"And then?"
"And then we went to a cafe where Hemingway is supposed to have got drunk often. You have heard of Hemingway?"
"Of course, I have."
"Like Hemingway, I too got drunk, really drunk, but I remember everything — everything. Pascal drank as much as I did, perhaps even more, but he was sober. That's the thing with Western men, they usually hold their drink and rarely get obnoxious even when drunk — unlike Indian men. Indian men put me off when they drink."
"I am Indian!"
"But you are a dear friend."
"I was kidding. I know I act silly when I am drunk, though I don't remember putting anyone off. Maybe I have — who knows — one doesn't remember things when drunk."
"But I remember that evening so well."
"So what happened next?"
"Pascal asked me to spend the night with him. He was staying a walking distance from the cafe, maybe a kilometre or two. My hotel was far off."
"So you went with him?"
"It took me a while to decide. At first I wondered, being an Indian women, should I spend the night with a stranger — that too a white man? What will people say? How shall I explain my absence from home to them? Then suddenly I realised that this was Paris, where I did not know a soul and where I did not have a home. It did not matter to anyone, including me, whether I spent the night in the hotel or with Pascal — and I had already fallen in love with him."
"So you went with him?"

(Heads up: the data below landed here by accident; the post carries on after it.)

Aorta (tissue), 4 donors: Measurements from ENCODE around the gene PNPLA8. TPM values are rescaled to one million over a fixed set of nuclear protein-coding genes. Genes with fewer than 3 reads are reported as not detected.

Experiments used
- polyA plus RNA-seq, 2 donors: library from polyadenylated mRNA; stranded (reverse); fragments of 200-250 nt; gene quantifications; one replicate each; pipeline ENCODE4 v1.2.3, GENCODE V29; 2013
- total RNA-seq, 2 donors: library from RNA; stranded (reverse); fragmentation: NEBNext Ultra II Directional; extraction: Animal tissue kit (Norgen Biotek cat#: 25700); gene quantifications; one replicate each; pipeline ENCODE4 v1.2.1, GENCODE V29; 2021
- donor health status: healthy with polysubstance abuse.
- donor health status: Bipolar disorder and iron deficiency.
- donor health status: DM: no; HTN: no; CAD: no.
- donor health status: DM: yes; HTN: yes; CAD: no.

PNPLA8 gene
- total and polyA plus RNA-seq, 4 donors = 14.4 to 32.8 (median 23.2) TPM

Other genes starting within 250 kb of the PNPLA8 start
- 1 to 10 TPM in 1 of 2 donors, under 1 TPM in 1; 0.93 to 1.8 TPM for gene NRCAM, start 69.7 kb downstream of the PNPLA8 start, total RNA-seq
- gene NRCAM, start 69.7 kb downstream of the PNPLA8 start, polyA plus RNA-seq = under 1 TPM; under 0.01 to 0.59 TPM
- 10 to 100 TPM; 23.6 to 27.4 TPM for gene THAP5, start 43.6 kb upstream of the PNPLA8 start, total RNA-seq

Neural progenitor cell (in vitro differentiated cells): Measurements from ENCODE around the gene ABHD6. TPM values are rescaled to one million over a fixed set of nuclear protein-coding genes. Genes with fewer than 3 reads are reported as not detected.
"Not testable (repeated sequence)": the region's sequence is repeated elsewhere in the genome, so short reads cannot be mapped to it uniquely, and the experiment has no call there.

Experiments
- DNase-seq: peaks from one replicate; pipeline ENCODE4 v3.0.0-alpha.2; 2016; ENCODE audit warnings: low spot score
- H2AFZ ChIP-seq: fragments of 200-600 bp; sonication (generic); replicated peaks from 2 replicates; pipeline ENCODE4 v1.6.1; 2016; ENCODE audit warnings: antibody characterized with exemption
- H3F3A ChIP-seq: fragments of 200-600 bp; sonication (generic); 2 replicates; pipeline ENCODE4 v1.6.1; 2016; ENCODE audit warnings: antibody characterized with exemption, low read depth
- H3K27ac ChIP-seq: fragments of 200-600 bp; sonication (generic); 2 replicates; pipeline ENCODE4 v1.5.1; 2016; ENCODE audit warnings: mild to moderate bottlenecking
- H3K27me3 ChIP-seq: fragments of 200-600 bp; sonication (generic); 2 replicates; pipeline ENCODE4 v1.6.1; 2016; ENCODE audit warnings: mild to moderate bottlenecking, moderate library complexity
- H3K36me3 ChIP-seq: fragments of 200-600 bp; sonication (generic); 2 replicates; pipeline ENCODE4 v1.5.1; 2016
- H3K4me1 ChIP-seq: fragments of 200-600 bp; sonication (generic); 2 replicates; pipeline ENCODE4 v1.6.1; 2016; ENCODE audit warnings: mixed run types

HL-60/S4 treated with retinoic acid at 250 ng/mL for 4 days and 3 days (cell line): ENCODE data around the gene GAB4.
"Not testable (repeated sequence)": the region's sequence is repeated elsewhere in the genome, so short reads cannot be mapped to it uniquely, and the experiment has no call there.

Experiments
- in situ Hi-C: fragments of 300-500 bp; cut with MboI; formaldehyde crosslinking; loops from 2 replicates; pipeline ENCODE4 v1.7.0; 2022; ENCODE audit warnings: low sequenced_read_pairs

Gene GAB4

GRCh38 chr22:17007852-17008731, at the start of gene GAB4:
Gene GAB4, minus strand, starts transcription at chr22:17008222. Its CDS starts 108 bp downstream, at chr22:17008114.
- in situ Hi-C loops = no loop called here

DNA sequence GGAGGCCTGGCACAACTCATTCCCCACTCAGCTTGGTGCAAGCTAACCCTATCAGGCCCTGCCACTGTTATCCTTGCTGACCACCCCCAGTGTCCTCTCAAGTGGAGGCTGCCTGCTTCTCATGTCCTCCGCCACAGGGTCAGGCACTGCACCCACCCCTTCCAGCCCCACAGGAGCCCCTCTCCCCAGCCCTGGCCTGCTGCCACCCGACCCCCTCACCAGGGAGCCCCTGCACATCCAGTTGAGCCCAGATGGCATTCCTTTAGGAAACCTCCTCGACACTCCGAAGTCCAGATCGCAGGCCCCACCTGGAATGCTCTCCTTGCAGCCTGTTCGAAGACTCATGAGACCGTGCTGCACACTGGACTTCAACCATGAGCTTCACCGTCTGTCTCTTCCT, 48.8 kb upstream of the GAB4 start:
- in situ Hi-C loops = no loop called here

“Of course. And you know what, one of my sandals broke as soon we came out of the cafe. I walked with him barefoot, carrying both the sandals in my hand. He offered to carry me home — in his arms — but that would have been too much, so I said no. But how romantic, the whole gesture! Once we got into his flat, he made coffee for both us — and then we made love."
"Was it good?"
"I am not going to give you details," she smiled shyly, taking a sip of the draught beer, "but let me tell you one thing: I am a small-made woman, even by Indian standards. I am petite. Pascal, on the other hand, is huge. He has a huge chest. And you know what I found on his chest?"
"A tattoo showing the portrait of Lord Shiva himself! That turned me on even more."
"And then?"
"Well, when I woke up the next morning, I found the sheets stained with blood. I cried at the sight of the blood, not because I felt scared, but because I was elated."

"Because I had been practising abstinence for many years. Four years, maybe five years?"
"But why?"
"You must put that question to my husband. By the way, he is also a Bengali — like you."
"What do you mean? You are also a Bengali."
"I am. But I am a Bengali woman."

Friday, May 22, 2015

Two Chief Ministers: An Afternoon In Chennai

The movements of Jayalalithaa, and the arrangements for her swearing-in tomorrow as the chief minister, brought traffic in Chennai to a grinding halt today. Fortunately I did not have a flight or train to catch or an important meeting to attend.

But I did miss work. I got into a cab this afternoon and had travelled barely 500 metres when, on G.N. Chetty Road, I found myself in a traffic jam. After 10 minutes of waiting on the road, the driver began to get impatient and suggested that I take an autorickshaw. I stayed put: autorickshaws don’t fly. But soon I figured that at the rate the traffic was moving, it would take me two hours to get to work — a distance of less than 6 km — and asked the driver to drop me back home.

Relieved, he turned into the first lane leading out of the road but soon, on Thirumalai Pillai Road, we again found ourselves in a jam. I decided to walk back home and got off the cab. Soon I found myself walking past a red building — a typical two-storey Madras bungalow. I stopped.